Iraq: A Vietnam-style quagmire?
Pete Tatchell warns that western forces could get bogged down in a long, bloody guerrilla war. April 7th 2003
The war in Iraq will be over in a week. This is what military chiefs and media pundits told us in mid-March, just a few days before the battle began.
The hi-tech, professional US and UK forces would, they said, overwhelm Saddam Hussein's underpaid, poorly armed and disaffected troops. Blasted by "shock and awe", most would surrender without a fight.
Mass defections would start on day one, followed by total collapse within a week.
That is what the White House and Downing Street wanted the world to believe, in order to win over a sceptical public.
Gulf War 2 will, they promised, be quick, precision-targeted and virtually bloodless, with few military or civilian casualties.
Early predictions that Baghdad would fall within seven days have proven to be reckless and downright delusional. On March 21, the top brass boasted that US forces would be in the centre of Baghdad within four days.
It took them more than two weeks, and even now their presence is partial and tenuous.
Six months ago, I warned that resistance would be stronger than expected. The Iraqi people are fiercely nationalistic.
They loathe the idea of foreign occupation. Moreover, two million Iraqis have a stake in Saddam's regime through military and government jobs and other forms of patronage. They will lose everything - perhaps even their lives - if Saddam is deposed. Many will fight to the death.
So far, my warnings have been closer to the reality of the battlefield than the wild optimism of the Pentagon. I am no military expert, just someone with a bit of common sense and a basic knowledge of military history.
Having studied the US debacle in Vietnam, it seems likely that Operation Iraqi Freedom may last several months - and possibly years.
Saddam is evil, but probably not quite as stupid as Pentagon planners assume. He seems to have learned lessons from Gulf War 1.
His troops have avoided big battles in the open desert, where they are vulnerable to allied air strikes.
Iraqi generals have, so far, not repeated the 1991 military disaster on the Basra road, where whole divisions were blown to pieces by US bombers.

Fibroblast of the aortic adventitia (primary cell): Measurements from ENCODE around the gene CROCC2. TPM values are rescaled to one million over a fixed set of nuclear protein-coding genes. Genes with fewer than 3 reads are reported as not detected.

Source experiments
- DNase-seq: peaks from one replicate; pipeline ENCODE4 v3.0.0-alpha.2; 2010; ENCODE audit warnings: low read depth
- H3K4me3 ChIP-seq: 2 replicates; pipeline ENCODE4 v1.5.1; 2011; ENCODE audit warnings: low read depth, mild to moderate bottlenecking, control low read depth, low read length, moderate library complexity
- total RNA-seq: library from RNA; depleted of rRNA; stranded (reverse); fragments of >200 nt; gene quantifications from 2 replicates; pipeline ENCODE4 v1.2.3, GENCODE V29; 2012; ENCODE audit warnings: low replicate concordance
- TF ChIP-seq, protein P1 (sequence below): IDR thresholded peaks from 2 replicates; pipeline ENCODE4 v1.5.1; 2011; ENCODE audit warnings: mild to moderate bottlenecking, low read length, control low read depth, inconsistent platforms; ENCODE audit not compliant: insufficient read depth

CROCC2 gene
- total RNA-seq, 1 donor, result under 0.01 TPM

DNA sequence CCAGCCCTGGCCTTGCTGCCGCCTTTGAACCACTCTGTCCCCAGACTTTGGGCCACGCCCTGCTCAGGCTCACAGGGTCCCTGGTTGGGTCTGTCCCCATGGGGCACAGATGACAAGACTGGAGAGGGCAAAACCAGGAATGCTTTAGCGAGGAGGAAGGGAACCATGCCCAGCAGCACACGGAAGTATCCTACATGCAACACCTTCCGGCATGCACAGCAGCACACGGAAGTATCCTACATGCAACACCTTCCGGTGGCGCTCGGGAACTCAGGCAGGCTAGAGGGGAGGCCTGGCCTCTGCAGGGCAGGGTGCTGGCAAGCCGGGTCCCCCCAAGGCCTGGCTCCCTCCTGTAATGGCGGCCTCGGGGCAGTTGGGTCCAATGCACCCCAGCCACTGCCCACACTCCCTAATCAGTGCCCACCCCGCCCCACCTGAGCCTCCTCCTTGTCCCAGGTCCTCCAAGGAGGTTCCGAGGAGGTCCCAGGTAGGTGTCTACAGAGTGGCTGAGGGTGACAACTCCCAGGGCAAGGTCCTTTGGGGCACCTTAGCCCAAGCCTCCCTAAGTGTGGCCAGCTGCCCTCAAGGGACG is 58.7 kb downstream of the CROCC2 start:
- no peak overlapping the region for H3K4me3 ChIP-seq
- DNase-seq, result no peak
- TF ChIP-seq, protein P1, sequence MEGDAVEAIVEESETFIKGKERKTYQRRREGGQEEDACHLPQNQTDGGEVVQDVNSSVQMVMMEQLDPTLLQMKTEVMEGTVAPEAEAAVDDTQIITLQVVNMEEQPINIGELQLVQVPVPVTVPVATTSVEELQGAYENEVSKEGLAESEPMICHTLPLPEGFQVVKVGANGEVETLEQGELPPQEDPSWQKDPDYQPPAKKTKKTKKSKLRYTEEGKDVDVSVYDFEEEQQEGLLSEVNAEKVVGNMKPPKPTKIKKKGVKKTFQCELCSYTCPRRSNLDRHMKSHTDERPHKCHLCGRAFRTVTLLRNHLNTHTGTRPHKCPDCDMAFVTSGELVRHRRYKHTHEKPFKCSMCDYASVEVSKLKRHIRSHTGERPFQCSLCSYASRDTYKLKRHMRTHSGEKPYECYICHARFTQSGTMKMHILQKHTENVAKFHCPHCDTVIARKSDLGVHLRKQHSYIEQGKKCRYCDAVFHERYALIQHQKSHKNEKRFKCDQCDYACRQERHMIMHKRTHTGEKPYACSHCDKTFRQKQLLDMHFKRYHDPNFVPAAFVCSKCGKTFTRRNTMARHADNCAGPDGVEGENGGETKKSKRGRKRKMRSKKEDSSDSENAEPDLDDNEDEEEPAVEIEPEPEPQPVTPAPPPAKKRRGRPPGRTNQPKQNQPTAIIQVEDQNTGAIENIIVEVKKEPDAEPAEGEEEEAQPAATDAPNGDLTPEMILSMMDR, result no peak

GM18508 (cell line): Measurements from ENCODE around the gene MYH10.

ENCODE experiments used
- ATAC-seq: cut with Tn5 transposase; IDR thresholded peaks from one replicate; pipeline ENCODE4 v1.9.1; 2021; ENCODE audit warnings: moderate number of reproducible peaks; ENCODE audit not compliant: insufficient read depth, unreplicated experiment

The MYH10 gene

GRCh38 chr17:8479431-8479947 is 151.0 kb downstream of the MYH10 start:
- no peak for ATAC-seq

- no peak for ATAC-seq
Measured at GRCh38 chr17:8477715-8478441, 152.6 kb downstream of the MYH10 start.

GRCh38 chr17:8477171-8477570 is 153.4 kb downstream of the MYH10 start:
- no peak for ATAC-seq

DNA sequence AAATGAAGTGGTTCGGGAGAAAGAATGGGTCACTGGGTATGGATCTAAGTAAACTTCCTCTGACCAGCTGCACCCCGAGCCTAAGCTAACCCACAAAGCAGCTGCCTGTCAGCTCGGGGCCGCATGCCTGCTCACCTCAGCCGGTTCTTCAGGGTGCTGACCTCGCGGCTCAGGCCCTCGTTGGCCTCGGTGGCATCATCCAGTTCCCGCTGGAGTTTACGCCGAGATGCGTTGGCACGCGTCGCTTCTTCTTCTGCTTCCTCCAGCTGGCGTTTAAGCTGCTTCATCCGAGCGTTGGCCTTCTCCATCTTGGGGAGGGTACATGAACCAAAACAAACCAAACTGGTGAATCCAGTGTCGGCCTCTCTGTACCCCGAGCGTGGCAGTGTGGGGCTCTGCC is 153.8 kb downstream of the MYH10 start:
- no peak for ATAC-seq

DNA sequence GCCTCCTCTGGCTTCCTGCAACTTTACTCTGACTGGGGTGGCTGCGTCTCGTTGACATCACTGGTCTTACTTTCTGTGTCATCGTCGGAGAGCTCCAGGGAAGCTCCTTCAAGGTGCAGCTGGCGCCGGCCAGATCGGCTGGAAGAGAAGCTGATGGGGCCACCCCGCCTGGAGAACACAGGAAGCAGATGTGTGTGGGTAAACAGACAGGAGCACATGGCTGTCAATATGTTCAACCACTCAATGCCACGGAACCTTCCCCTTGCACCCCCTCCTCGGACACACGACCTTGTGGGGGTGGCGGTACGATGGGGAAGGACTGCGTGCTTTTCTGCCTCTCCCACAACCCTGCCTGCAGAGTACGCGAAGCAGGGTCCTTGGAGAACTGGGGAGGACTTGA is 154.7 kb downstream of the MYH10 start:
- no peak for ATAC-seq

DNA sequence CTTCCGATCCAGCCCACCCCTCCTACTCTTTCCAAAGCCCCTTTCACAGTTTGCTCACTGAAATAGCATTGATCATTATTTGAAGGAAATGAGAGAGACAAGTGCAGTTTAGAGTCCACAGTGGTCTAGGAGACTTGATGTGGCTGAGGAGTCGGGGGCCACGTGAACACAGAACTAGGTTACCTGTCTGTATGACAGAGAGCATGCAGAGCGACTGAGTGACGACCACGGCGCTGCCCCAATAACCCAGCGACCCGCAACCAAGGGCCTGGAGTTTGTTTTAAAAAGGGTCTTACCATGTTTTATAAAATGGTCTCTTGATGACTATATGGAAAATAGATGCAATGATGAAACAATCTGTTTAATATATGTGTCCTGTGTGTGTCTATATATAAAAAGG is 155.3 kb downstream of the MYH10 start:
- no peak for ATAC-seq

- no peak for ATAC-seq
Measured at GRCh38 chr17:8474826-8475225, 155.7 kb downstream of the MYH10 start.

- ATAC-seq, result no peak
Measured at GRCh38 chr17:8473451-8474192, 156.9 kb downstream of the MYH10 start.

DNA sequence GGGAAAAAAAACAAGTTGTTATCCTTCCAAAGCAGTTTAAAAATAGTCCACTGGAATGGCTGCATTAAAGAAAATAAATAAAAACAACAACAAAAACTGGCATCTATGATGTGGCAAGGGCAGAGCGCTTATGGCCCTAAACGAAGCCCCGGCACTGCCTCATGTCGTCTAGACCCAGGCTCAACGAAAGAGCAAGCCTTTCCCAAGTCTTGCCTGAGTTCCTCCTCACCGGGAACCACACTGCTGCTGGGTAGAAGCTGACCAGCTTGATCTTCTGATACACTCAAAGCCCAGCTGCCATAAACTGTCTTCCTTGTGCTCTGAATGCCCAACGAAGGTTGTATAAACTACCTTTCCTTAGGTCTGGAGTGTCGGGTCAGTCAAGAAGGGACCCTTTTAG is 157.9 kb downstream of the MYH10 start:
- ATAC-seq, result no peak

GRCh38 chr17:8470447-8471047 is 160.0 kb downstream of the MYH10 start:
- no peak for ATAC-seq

Instead, Saddam is concentrating his troops in the cities, using the civilian population as human shields.
Military deployments and tactics in the south around Basra and the central region near Najaf indicate this is Saddam's strategy.
Modelling his tactics on those of the Vietnamese NLF in the 1960s, he seems intent on fighting an irregular war with small, mobile, covert units of his Fedayeen militia and Republican Guard.
Organised into terrorist-like cells, their aim is to draw western troops into the cities where they can be picked off by sniping, mines, booby-traps and car-bombs.
It could be like Berlin in 1945 or Belfast in 1972 - only 10,000 times worse.
Many of Saddam's troops have already gone to ground, discarding their uniforms and passing off themselves as civilians. We have seen this in Umm Qasr and other Iraqi towns.
Their tactics are to fight an asymmetrical war with no big weapons and no set piece battles. Defeating this shadowy, invisible enemy in unfamiliar terrain may be difficult for US and UK troops.
It is highly probable that allied soldiers will have to flush out Saddam's forces in house-to-house street fighting.
Is the US and UK public ready for the prospect of its servicemen and women coming home in body bags for months and perhaps years?
Even if Baghdad is taken soon and relatively easily, British and American troops may not kill or capture all the enemy.